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Category “2010 GOP Governor Primary”

FoxNews September 20th, 2010

Dis­clo­sure: Authored by Kurt

This aired on Foxnews this morn­ing if any­one missed it.

Walker on Foxnews

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RPW 2010 Livestream">RPW 2010 Livestream

I’m mostly doing it via Twit­ter.  I find it much eas­ier to type away there than hit­ting the “UPDATE” but­ton over and over again.  Please go there, if you aren’t fol­low­ing me on Twit­ter already.

Last night’s tidbits:

1) The big “CR Leader Defec­tion” is a total dud for the Democ­rats here at RPW.  Espe­cially when you add in the fact — well known to Madi­son insid­ers for weeks — that DPW very likely gave her a job and this stunt was part of the payoff.

2) Best Hos­pi­tal­ity Suite Theme of Night One: Roger Roth for Congress’s German-themed “Roth-toberfest!” Beyond that, the rest of them were pretty hum-drum.

2a) Best Music in Suite: Scott Walker.  Noth­ing beats a live band.

2b) Best Food: Neu­mann, mostly because he’s the only one who had food to serve.

2c) Best Drink: Supe­rior Mayor and Lt. Gov­er­nor Can­di­date Dave Ross.  Sprecher Root Beer Floats baby!

3) The grow­ing CW on both sides in Madi­son, is the Democ­rats have likely already lost the Assembly.

4) Paul Ryan had to leave early.  His mother-in-law passed away last night.  My con­do­lences to Paul, Janna, and the rest of the Ryan family.

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Quick Hits

The Band is Com­ing Back Together

Inter­est­ing new find­ings from a poll via NBC News and the Wall Street Jour­nal.

Repub­li­cans have solid­i­fied sup­port among vot­ers who had drifted from the party in recent elec­tions, putting the GOP in posi­tion for a strong come­back in November’s elec­tions, accord­ing to a new Wall Street Journal/NBC News poll.

The find­ings sug­gest that pub­lic opin­ion has hard­ened in advance of the 2010 elec­tions, mak­ing it harder for Democ­rats to trans­late their leg­isla­tive suc­cesses or a ten­ta­tively improv­ing U.S. econ­omy into gains among voters.

Repub­li­cans have reassem­bled their coali­tion by recon­nect­ing with inde­pen­dents, seniors, blue-collar vot­ers, sub­ur­ban women and small town and rural voters—all of whom had moved away from the party in the 2006 elec­tions, in which Repub­li­cans lost con­trol of the House. Those voter groups now favor GOP con­trol of Congress.

This data is what it looks like when Repub­li­cans assem­ble what for them is a win­ning coali­tion,” said GOP poll­ster Bill McIn­turff, who con­ducts the sur­vey with Demo­c­ra­tic poll­ster Peter Hart. He said the Repub­li­can alliance appeared to be “firmer and more sub­stan­tial” than ear­lier in the year.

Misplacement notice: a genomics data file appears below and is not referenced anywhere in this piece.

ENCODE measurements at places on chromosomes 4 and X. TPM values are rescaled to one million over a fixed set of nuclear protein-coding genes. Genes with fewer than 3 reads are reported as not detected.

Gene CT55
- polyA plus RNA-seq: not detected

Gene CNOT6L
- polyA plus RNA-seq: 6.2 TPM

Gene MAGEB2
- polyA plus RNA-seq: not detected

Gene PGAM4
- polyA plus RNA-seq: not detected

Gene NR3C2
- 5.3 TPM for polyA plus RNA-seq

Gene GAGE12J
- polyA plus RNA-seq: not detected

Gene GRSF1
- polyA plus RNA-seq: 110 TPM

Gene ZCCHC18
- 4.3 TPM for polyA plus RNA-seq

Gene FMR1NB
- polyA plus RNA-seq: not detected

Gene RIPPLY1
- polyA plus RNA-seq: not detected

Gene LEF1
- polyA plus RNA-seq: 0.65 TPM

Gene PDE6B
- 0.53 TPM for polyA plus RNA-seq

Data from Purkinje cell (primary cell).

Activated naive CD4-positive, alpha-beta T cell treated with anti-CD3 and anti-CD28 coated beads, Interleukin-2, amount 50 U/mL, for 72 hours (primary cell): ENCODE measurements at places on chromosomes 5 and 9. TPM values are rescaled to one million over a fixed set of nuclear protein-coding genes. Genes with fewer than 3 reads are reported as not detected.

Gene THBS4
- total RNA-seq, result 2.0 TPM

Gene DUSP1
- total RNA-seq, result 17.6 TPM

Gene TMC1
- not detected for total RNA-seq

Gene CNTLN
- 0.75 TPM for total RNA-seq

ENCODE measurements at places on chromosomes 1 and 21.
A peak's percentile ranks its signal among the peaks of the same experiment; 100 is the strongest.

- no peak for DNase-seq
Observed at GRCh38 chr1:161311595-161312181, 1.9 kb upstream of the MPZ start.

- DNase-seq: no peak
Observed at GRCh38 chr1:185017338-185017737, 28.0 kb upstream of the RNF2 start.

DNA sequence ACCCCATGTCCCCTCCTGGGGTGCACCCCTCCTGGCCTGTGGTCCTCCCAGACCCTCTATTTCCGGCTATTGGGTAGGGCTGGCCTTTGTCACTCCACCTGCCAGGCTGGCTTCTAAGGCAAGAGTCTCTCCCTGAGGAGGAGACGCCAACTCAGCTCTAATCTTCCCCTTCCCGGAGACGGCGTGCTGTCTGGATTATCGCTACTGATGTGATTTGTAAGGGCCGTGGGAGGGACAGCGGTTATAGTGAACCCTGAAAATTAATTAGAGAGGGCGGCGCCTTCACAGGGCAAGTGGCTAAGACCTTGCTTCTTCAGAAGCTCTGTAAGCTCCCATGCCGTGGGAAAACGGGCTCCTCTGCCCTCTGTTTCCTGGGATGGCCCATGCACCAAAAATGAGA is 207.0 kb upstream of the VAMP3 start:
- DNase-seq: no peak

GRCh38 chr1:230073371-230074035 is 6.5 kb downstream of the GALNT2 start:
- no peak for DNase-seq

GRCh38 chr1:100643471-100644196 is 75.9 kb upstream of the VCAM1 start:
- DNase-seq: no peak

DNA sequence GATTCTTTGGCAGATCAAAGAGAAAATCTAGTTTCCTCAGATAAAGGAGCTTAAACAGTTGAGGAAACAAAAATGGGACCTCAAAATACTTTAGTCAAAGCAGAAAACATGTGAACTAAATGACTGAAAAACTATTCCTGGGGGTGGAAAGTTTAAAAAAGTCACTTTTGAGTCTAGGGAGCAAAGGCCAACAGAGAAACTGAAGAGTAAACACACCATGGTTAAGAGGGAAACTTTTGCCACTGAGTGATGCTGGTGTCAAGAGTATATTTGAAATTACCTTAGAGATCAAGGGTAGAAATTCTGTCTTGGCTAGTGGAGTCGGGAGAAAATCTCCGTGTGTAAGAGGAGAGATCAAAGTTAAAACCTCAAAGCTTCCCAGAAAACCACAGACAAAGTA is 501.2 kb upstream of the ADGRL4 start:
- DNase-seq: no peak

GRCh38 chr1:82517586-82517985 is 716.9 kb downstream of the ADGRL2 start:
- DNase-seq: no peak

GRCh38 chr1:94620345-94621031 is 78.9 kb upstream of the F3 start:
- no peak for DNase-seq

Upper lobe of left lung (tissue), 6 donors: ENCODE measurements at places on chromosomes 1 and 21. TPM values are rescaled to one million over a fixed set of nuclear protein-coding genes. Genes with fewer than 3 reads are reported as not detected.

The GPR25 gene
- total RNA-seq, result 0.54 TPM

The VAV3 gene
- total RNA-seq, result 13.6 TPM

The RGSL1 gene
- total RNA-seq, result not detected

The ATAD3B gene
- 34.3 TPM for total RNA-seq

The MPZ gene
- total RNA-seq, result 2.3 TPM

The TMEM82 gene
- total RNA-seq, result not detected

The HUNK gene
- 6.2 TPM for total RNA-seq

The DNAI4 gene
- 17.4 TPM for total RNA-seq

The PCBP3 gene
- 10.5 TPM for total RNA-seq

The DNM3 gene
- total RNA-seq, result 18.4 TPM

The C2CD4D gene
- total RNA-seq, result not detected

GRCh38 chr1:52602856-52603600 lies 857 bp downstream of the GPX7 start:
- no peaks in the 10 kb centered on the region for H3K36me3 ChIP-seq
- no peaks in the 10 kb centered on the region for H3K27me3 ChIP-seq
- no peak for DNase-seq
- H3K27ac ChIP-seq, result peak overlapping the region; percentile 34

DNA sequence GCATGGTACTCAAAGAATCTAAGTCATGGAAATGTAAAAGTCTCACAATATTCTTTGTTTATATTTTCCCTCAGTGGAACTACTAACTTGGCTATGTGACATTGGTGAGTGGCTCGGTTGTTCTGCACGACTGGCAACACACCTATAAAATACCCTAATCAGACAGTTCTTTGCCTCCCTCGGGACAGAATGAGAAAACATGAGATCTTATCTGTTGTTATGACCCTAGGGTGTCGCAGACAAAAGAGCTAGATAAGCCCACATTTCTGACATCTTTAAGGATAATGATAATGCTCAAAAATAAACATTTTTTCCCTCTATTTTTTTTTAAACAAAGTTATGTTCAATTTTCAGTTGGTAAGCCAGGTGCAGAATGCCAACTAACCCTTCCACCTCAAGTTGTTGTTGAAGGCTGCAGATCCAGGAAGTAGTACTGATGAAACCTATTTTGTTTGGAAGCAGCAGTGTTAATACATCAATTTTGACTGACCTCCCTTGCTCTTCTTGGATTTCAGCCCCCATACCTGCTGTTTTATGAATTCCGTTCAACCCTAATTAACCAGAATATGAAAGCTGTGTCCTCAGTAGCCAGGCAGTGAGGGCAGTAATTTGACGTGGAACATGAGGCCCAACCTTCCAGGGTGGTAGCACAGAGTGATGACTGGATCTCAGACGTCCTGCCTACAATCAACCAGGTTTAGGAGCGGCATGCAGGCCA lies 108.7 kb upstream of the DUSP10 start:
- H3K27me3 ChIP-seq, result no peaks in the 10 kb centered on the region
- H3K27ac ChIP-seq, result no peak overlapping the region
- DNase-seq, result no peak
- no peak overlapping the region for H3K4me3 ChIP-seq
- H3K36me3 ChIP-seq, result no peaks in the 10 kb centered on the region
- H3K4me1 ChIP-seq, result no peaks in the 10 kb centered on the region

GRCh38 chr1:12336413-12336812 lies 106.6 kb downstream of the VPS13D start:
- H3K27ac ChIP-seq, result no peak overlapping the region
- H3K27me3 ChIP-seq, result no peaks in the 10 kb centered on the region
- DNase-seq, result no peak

Mr. Hart noted that, to his own party’s detri­ment, a series of major news events and leg­isla­tive achievements—including pas­sage of a sweep­ing health care law, nego­ti­at­ing a nuclear dis­ar­ma­ment treaty with Rus­sia and mak­ing a quick arrest in the Times Square ter­ror­ism attempt—has not mea­sur­ably increased sup­port for Democ­rats. “A lot has hap­pened,” he said, “but the basic dynamic of the 2010 elec­tions seems almost set in concrete.”

A big shift is evi­dent among inde­pen­dents, who at this point in the 2006 cam­paign favored Demo­c­ra­tic con­trol of Con­gress rather than Repub­li­can con­trol, 40% to 24%. Now, inde­pen­dents favor the GOP, 38% to 30%.

Sub­ur­ban women favored Demo­c­ra­tic con­trol four years ago by a 24-point mar­gin. Now, they nar­rowly favor Repub­li­cans win­ning the House. A sim­i­lar turn­around has hap­pened among vot­ers 65 and older.

This is the inverse of where we were four years ago, and in a way that projects to sub­stan­tial Demo­c­ra­tic losses in Novem­ber,” Mr. McIn­turff said.

Bat­ten down the hatches if you’re a Demo­c­rat.  There’s a storm a-comin’.

The Gard Endorse­ment of Neumann

I’m in that “Do Endorse­ments Mat­ter Any­more?” camp (I mean, seri­ously, who cares that Bob Dohnal endorsed Terri McCormick today?  Dohnal hasn’t mat­tered in years…yes Bob, feel free to explain to me oth­er­wise in the com­ments because I know you will)  so I truth­fully won­der if the Gard and Zeuske endorse­ments mat­ter much.

Also, any­one look­ing too deep into the mean­ing of the endorse­ment as some sort of ide­o­log­i­cal fight (Patrick, John Gard is a RINO only in your mind and Mark Belling’s micro­phone, move on already.) is kid­ding them­selves.  There’s been bad blood between Gard and Walker all the way back to their Assem­bly days when Gard was ris­ing through the ranks of lead­er­ship and Walker was a back-bencher.  It’s your clas­sic ego-clash.